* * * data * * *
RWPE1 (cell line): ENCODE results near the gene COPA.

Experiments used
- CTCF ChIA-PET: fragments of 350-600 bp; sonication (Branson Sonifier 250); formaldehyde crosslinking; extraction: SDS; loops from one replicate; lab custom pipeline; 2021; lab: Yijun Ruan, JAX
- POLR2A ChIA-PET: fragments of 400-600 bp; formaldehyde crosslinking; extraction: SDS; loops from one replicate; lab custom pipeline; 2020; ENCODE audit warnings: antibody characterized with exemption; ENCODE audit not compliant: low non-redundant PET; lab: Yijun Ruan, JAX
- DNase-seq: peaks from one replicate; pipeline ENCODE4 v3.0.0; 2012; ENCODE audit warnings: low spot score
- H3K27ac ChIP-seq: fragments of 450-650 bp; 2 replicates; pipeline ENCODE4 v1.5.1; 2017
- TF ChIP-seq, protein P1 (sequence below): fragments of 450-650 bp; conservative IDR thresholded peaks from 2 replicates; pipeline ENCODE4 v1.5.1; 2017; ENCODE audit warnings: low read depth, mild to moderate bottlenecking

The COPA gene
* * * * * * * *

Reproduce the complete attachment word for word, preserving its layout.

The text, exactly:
RWPE1 (cell line): ENCODE results near the gene COPA.

Experiments used
- CTCF ChIA-PET: fragments of 350-600 bp; sonication (Branson Sonifier 250); formaldehyde crosslinking; extraction: SDS; loops from one replicate; lab custom pipeline; 2021; lab: Yijun Ruan, JAX
- POLR2A ChIA-PET: fragments of 400-600 bp; formaldehyde crosslinking; extraction: SDS; loops from one replicate; lab custom pipeline; 2020; ENCODE audit warnings: antibody characterized with exemption; ENCODE audit not compliant: low non-redundant PET; lab: Yijun Ruan, JAX
- DNase-seq: peaks from one replicate; pipeline ENCODE4 v3.0.0; 2012; ENCODE audit warnings: low spot score
- H3K27ac ChIP-seq: fragments of 450-650 bp; 2 replicates; pipeline ENCODE4 v1.5.1; 2017
- TF ChIP-seq, protein P1 (sequence below): fragments of 450-650 bp; conservative IDR thresholded peaks from 2 replicates; pipeline ENCODE4 v1.5.1; 2017; ENCODE audit warnings: low read depth, mild to moderate bottlenecking

The COPA gene